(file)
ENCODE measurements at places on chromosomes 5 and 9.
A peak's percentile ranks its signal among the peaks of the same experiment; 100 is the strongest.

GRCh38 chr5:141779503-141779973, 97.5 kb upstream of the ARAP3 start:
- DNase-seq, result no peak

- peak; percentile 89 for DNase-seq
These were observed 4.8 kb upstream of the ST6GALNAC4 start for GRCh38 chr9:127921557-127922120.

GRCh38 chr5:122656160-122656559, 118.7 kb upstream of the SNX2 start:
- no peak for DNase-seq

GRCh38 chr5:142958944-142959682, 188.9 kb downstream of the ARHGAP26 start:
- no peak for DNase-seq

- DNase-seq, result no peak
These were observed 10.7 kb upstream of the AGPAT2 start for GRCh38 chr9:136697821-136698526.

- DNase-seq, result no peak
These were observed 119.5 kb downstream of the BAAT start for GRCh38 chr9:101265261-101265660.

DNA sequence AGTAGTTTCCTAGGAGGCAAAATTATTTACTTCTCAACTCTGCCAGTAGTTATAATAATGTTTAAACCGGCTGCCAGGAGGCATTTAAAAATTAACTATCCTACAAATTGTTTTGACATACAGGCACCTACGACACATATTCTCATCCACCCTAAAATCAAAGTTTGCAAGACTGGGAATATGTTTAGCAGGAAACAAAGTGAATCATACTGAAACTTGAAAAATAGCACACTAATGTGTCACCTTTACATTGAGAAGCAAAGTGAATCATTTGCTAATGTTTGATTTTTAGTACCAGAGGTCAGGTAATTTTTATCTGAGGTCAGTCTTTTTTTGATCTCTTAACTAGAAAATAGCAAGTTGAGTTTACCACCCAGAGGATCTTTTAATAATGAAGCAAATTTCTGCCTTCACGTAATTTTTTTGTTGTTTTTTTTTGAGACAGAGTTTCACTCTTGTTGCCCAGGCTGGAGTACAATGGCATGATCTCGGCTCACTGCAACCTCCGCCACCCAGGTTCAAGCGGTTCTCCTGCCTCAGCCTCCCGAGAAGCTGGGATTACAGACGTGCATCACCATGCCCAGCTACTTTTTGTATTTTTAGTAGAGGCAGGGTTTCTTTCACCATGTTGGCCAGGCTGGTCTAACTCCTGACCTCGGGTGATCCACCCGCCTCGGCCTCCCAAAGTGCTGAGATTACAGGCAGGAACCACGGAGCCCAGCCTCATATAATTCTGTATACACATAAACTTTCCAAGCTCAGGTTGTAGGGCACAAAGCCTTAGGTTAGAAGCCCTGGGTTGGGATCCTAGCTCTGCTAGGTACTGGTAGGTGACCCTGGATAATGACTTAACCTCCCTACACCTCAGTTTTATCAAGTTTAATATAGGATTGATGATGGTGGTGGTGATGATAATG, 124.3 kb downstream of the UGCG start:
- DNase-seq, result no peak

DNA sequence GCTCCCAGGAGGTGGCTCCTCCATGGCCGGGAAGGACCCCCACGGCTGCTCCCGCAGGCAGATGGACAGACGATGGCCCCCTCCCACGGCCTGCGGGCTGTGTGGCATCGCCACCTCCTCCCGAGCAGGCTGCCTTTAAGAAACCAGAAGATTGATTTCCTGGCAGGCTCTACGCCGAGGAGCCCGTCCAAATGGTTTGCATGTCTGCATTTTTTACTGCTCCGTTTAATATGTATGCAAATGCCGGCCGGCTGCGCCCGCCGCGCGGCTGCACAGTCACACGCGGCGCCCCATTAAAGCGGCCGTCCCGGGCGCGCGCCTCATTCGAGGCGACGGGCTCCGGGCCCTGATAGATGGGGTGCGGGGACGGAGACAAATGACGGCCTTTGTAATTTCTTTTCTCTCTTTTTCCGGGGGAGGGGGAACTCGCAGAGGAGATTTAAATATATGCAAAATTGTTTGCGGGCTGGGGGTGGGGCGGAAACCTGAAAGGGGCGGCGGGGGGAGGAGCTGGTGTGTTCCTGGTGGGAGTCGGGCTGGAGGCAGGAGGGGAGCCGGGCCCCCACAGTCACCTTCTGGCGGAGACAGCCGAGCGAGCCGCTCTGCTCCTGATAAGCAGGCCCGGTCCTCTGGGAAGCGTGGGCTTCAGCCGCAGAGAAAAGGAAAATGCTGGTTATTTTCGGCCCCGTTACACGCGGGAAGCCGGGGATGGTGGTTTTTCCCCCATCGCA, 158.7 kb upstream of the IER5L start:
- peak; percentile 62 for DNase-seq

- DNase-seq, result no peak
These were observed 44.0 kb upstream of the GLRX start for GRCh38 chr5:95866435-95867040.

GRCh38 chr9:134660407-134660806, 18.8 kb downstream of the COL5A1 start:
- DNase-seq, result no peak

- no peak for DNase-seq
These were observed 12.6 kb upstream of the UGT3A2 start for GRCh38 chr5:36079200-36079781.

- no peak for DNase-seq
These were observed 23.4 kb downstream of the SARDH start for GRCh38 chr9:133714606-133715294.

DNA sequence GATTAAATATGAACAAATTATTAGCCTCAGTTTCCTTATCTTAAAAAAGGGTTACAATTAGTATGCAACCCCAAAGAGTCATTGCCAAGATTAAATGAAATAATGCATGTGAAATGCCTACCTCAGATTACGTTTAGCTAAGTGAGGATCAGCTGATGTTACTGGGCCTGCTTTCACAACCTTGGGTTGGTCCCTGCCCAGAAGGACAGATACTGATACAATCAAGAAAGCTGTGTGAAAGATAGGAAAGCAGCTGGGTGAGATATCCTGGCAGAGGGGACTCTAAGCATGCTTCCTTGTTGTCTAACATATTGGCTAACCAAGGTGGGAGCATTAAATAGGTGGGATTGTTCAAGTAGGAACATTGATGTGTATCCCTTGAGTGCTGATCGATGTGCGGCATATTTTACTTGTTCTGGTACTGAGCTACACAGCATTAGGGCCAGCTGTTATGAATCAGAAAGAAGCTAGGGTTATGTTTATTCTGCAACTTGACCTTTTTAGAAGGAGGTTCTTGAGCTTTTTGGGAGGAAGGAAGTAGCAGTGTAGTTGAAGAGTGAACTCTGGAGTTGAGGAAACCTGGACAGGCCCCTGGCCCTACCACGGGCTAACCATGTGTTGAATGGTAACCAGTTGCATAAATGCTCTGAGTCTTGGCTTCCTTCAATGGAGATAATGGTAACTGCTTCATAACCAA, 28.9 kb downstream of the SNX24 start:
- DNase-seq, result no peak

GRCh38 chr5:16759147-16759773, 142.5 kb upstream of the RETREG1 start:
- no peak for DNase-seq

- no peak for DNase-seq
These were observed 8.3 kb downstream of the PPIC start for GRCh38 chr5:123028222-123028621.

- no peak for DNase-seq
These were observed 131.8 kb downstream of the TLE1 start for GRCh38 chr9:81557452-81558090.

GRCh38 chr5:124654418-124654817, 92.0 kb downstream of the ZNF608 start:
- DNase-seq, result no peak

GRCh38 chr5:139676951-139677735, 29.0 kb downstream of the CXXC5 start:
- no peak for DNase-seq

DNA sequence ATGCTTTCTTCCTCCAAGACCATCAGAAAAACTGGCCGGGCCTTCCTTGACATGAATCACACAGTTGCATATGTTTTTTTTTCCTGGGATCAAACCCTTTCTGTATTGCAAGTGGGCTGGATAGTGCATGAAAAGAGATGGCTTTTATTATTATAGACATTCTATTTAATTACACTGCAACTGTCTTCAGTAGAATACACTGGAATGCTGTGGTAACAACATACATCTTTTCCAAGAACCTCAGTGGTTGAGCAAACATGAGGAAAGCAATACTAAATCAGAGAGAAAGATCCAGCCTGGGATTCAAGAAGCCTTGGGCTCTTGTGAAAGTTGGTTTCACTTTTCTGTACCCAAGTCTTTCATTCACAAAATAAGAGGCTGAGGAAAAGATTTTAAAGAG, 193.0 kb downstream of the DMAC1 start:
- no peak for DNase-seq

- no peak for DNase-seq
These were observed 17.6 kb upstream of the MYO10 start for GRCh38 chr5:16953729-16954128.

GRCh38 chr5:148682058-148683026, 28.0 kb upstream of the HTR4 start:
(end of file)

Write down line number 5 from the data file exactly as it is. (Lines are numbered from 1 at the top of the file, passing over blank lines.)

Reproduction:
- peak; percentile 89 for DNase-seq